The lives of two men — one born into slavery and one born free — intersected for a brief time near the end of the 19th century.

Frederick Douglass, born in 1818 in Maryland, was a social reformer, abolitionist, orator, writer and statesman who lived to be 77 and accomplished much.

Paul Laurence Dunbar was a poet, novelist and playwright born in Ohio in 1872 to parents who had been enslaved in Kentucky before the Civil War. Though he began writing as a child, he lived to be only 33, and died of tuberculosis before he could fill his full potential.

“Dunbar was the black writer of the 19th century,” Ron Stacker Thompson said. “He was the first black poet to make his living as a writer, which is remarkable. He went out of favor, mainly because he wrote in dialect. Even so, up until the 1950s, black families would get together after church and read his work.”

Thompson and Jason McKinney have combined their talents on a musical drama, “Douglass/Dunbar,” that will have its world premiere in one performance only on Feb. 29 at the Willingham Theater in Yadkinville.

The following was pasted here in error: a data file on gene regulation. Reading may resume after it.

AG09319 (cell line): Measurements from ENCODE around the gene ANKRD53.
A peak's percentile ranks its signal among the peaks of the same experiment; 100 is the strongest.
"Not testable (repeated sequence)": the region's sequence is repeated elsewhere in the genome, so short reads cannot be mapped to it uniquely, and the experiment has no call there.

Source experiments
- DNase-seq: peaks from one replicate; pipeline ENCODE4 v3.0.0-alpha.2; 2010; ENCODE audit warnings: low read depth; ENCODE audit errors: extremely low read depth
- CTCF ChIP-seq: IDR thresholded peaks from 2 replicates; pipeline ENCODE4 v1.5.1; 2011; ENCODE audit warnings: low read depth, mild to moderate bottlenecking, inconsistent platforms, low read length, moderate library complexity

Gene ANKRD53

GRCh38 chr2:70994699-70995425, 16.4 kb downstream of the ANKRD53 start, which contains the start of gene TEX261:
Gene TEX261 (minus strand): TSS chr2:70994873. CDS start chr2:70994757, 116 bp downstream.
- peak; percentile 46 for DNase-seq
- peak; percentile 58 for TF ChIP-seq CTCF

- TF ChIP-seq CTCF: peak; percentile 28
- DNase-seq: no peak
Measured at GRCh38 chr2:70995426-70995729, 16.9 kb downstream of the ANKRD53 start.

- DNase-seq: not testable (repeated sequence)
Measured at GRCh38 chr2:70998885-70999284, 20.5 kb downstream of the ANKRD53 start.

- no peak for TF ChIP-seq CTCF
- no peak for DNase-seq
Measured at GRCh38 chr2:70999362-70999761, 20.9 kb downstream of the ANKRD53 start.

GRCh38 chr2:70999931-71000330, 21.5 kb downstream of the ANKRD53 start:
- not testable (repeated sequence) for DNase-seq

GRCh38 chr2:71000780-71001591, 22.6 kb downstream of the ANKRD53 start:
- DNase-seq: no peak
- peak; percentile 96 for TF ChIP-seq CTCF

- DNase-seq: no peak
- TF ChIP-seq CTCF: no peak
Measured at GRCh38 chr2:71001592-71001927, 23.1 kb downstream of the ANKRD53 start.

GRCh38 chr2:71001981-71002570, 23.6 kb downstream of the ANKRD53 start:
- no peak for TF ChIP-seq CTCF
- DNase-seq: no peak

Thompson teaches screenwriting in the Film School at UNC School of the Arts and is the artistic director at the Willingham. He is directing the play.

McKinney, a UNCSA alumnus, is an opera singer with an international career.

McKinney, who will play Douglass, also performs a biographical musical play that he created about the great singer-activist Paul Robeson. He is music directing Douglass’ parts.

Nic Brown, an acting student at UNCSA, will play Dunbar, and there are 10 other cast members including well-known local singers Diana Tuffin and Karon Click, McKinney’s wife.

As Thompson and McKinney looked at the lives of Douglass and Dunbar, they found both differences and similarities between them.

“Douglass became who he was — an orator, a politician, an ambassador — by overcoming great obstacles,” Thompson said. “Dunbar had a freedman’s problems, not a slave’s problem.

“They spoke to their people through their own voices but with similar points of view. The feelings and emotions that they shared were similar.”